MILWAUKEE – Gov. Scott Walker’s failed presidential campaign paid Walker's two sons $1,500 a month during their father's short time in the race, according to a required report filed with the Federal Election Commission on Thursday.
Walker's campaign reported raising $7.4 million but spent almost as much during the 71 days he was in the race, one of the shortest presidential campaigns in modern history.
Spending, especially salaries on a staff that ballooned to 90 people, doomed the Walker campaign. The filing shows that several top staffers, including Walker's campaign manager, a spokeswoman, and operations director, had more than $200,000 a year salaries.
The governor's two college-age sons, Matt and Alex, were also on the campaign payroll and made a combined $9,562. A Walker spokesman told the Associated Press that they had taken the semester off from college but wouldn't say what they did for the campaign.
The campaign reported having about $985,000 on hand Sept. 30, compared with $161,000 in debts. Walker's campaign still had a $10,471 bill from the Waukesha County Expo Center, where the governor kicked off his campaign in mid-July.
To see the full Walker campaign report, CLICK HERE.
The Wall Street Journal, citing people familiar with the campaign's finances, said Walker's team actually had far more debt that it had pushed into the fourth quarter.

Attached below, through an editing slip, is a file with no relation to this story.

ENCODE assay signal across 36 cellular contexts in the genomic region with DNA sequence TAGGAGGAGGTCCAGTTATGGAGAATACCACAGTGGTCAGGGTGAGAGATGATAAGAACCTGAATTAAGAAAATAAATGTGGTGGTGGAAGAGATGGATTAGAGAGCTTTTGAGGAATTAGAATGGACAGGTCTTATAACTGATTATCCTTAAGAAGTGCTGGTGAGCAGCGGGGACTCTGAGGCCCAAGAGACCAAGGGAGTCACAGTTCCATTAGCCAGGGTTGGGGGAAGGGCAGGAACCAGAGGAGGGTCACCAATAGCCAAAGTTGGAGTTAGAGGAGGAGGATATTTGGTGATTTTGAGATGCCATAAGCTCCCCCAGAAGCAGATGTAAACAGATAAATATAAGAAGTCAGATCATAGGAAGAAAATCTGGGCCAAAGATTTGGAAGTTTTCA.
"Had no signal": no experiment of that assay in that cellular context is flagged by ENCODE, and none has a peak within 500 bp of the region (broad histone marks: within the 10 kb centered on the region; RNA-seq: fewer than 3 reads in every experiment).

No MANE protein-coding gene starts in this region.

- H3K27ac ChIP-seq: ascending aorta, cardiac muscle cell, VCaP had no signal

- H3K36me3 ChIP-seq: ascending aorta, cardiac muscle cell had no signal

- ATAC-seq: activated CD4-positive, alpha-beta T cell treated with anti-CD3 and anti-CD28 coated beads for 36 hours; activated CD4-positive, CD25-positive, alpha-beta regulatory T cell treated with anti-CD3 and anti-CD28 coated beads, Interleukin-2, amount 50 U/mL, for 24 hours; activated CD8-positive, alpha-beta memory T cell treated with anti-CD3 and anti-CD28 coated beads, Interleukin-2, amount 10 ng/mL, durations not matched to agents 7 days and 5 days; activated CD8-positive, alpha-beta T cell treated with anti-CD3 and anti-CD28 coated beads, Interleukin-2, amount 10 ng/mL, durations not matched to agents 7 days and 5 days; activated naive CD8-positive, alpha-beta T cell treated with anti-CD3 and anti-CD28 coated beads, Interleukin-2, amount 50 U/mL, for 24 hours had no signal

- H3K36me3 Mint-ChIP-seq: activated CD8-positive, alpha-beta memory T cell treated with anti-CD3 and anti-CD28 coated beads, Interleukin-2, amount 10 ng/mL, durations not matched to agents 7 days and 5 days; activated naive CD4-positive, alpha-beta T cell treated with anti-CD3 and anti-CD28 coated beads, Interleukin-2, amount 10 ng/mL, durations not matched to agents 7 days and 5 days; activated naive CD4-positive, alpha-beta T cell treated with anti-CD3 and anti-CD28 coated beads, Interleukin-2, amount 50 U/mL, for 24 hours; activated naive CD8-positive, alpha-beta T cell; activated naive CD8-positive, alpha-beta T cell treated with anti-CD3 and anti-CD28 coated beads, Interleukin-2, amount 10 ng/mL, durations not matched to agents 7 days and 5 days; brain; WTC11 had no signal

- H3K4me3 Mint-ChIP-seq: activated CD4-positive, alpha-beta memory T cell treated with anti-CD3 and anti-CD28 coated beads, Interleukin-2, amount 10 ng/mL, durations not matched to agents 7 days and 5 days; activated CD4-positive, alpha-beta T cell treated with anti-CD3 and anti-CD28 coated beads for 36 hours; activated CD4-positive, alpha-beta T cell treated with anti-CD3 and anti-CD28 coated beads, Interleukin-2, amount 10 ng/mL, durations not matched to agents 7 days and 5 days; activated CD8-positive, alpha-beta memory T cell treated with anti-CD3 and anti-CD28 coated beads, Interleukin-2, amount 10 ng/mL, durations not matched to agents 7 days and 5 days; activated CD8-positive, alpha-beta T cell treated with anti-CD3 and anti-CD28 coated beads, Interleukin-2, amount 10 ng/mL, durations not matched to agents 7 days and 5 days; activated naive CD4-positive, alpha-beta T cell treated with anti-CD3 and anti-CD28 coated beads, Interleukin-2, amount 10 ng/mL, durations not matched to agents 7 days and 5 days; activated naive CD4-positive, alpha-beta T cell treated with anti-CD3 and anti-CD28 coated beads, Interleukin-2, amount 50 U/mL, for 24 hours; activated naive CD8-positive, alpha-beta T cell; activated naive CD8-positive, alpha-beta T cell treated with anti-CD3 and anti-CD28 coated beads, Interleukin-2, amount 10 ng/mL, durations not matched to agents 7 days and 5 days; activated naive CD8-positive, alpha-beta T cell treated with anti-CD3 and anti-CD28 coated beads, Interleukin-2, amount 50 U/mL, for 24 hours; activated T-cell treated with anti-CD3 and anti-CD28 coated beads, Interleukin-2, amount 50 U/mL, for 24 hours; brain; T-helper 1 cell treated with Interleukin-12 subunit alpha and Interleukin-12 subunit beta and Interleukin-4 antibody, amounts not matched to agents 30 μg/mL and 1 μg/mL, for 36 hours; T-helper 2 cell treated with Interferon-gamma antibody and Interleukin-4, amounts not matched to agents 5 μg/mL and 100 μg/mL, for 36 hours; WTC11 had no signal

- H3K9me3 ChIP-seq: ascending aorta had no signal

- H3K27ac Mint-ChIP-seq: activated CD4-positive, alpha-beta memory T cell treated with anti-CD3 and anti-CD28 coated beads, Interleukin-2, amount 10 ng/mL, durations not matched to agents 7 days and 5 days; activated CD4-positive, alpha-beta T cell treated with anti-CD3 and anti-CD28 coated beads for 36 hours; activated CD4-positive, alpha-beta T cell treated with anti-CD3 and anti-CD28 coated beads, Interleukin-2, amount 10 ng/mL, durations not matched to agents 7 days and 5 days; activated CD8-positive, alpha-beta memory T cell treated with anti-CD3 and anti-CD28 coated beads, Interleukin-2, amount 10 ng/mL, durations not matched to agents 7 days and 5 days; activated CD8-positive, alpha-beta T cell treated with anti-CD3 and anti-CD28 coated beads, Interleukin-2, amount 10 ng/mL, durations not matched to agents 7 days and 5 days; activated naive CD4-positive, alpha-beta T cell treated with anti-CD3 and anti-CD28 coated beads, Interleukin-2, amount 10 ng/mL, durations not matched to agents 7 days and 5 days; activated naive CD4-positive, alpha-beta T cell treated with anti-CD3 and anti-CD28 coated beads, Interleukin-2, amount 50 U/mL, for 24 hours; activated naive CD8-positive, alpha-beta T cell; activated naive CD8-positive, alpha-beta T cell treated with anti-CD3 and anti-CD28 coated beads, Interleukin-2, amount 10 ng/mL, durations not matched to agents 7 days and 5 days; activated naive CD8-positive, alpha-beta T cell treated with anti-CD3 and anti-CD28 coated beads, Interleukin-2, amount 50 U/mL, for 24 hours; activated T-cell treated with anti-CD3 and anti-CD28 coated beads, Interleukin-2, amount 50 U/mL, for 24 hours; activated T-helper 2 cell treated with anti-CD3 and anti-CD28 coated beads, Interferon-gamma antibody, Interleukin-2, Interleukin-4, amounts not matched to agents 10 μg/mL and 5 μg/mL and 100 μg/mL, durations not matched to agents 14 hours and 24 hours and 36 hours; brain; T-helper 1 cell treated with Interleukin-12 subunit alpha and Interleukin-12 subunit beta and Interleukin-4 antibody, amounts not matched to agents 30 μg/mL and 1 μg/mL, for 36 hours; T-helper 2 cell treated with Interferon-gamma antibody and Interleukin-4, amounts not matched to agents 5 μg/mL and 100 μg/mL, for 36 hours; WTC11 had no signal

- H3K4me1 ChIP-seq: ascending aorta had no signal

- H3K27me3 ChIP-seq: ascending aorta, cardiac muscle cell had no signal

The debt total doesn't include unreleased costs to the State of Wisconsin for the security detail Walker used during the campaign. Walker has pledged to repay what he owes to the state.
Walker, with his campaign quickly running out of money, dropped out of the race Sept. 21.
Walker's third-quarter fundraising haul was better than rivals Carly Fiorina, Marco Rubio, Chris Christie and Rand Paul. Yet Walker’s former campaign manager, Rick Wiley, has said fundraising had slowed to a trickle in the final weeks of the campaign as Walker stumbled through two debates and made a series of missteps.
Wiley would've made a $211,000 salary if the campaign had lasted a full year, according to Thursday's filing. Walker's communications director and operations director both had more than $200,000 salaries.
"We raised a lot of resources, not as much as other candidates," Walker said earlier this week, ahead of Thursday's filing. He declined to discuss what the numbers would show.
Democrat Hillary Clinton led the way in the third quarter with $28 million raised, to rival Bernie Sanders’ $26 million.
On the Republican side, Ben Carson’s campaign said it had raised $20 million in the quarter, while Jeb Bush brought in more than $13 million.